We then spent a good mid-summer day in Ripon, specifically to look into its marketplace history. Inevitably it was important to recognise that Ripon owes its township to Northumbria’s Abbot Wilfrid who established a monastery here in the 7th century, on the site of the present imposing Minster, from which Kirkgate has always been an important access into the developing town. This marketplace was already a trading area in Anglo-Saxon times, but the medieval 5-acre plan is what exists today, with significant ‘gate’ways. Most of the long, narrow medieval burgage plots are still identifiable, with cobbled ginnels opening into yards behind, similar to Skipton. Stone and brick masonry survives from as early as the 15th century, and the historic alley walls retain interesting features including filled-in arched doorways (presumably into yards and workshops once).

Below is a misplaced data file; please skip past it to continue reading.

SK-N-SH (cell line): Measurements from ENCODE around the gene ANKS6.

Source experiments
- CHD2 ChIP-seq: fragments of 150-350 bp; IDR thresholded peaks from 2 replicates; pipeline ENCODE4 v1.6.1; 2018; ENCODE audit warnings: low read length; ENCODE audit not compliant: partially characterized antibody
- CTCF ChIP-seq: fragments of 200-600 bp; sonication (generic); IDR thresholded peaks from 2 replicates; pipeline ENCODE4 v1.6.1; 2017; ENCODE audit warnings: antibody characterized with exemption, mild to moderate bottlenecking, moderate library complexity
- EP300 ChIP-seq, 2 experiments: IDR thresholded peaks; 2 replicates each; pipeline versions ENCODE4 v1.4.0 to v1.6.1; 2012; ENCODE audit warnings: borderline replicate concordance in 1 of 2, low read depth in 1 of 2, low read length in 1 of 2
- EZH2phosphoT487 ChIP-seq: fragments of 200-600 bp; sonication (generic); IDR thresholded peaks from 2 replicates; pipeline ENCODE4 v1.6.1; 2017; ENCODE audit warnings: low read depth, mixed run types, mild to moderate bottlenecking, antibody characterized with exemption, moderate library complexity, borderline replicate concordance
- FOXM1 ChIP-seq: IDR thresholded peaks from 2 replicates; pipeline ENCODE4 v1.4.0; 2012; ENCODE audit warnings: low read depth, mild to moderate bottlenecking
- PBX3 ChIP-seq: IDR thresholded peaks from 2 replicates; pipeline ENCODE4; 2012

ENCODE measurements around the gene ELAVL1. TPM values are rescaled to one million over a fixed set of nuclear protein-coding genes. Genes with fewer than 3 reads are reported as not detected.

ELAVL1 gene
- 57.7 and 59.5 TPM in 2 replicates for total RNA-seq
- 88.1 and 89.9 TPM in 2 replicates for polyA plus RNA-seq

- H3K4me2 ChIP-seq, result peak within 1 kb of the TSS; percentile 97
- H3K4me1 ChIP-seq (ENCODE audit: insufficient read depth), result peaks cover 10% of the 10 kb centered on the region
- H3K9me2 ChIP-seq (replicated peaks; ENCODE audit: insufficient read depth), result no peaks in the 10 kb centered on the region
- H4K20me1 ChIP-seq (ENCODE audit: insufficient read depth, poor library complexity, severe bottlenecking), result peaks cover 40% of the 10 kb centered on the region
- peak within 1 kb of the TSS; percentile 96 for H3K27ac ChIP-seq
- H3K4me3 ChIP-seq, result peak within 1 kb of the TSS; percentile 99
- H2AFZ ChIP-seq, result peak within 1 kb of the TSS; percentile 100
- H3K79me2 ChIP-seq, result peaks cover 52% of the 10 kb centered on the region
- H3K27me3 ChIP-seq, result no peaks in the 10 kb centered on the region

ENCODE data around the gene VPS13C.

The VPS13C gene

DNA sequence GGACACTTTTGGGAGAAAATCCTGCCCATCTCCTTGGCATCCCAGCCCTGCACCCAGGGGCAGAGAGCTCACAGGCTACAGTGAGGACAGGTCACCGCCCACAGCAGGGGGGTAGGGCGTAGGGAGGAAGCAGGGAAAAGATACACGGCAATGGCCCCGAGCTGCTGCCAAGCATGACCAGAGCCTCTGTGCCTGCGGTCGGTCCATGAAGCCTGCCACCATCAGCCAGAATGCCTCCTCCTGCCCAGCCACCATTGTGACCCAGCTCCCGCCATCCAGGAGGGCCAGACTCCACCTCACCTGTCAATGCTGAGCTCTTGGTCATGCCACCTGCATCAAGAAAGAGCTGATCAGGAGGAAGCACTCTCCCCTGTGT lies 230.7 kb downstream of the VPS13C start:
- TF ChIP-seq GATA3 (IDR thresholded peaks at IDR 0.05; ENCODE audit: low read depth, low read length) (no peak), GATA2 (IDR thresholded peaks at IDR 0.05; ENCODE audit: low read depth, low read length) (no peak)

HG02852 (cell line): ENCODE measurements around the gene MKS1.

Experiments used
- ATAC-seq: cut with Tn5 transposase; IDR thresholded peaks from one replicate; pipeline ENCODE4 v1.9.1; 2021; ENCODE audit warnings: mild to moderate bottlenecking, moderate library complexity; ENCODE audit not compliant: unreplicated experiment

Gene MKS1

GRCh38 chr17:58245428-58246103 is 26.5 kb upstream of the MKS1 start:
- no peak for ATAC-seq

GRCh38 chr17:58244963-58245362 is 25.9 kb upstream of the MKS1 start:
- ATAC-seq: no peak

There were several inns in this trading area, many of which had coach access and stabling at the rear. The original marketplace was at the northern extent, with a market-cross, tollbooth and court, shambles, infills, bakehouse and pillory (the pillory now seen in the Police and Prison Museum.) The southern extent, with its 1702 Obelisk, was always more open, with portable stalls, and stock pens. By the 17th century the once-prolific wool and textile industry was replaced by metalwork manufacture, which notably produced the renowned Ripon rowel (the sharp-pointed wheel on spurs). Law in the bustling trading area was enforced by elected  Wakemen from the 14th Century, succeeded by Mayors and the first police force. Documents and records show the diversity of this long established market, centre of commerce and trade and centre of public gatherings.